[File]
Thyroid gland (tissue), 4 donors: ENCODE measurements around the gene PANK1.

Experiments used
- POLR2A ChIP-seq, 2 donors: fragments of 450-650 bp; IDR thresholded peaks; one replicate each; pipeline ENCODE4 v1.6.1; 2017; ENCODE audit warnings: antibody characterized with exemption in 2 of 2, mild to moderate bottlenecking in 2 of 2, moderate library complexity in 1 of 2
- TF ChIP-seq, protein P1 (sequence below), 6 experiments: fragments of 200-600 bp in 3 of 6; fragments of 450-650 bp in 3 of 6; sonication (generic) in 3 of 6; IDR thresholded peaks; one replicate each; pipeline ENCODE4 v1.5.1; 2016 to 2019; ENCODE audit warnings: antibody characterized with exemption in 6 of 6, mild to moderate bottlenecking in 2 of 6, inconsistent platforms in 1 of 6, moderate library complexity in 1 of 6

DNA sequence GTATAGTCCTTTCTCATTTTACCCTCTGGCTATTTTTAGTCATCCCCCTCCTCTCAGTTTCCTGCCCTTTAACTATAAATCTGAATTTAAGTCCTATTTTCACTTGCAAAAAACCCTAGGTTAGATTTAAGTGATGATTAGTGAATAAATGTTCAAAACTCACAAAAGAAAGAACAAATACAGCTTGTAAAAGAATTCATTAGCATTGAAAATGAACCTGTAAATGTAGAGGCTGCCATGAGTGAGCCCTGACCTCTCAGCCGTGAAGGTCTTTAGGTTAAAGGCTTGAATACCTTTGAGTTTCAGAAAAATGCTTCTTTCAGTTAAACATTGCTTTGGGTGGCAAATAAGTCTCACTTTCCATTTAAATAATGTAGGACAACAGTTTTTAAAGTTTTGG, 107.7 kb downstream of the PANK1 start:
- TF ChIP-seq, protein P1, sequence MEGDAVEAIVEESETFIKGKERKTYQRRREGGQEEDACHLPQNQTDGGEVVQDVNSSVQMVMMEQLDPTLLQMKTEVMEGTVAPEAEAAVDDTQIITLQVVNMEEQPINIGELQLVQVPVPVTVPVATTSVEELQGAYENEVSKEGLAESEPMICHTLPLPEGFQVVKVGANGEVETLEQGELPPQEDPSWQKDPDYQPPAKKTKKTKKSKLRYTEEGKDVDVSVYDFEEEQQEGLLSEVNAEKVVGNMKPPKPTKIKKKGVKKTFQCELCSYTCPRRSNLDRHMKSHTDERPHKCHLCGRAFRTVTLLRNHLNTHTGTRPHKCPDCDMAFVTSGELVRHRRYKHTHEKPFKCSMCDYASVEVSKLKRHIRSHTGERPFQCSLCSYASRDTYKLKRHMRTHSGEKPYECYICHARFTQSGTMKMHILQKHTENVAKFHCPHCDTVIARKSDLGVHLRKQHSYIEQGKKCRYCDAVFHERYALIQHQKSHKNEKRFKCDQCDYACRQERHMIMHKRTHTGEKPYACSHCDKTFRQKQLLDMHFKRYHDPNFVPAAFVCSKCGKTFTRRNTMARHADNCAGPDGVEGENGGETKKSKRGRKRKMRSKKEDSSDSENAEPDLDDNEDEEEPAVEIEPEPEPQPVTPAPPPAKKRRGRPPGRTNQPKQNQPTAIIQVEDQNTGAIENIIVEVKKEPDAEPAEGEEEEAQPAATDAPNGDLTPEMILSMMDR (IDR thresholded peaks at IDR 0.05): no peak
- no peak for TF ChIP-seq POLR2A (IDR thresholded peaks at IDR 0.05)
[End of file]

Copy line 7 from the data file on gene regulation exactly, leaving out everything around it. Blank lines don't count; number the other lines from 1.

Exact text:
- no peak for TF ChIP-seq POLR2A (IDR thresholded peaks at IDR 0.05)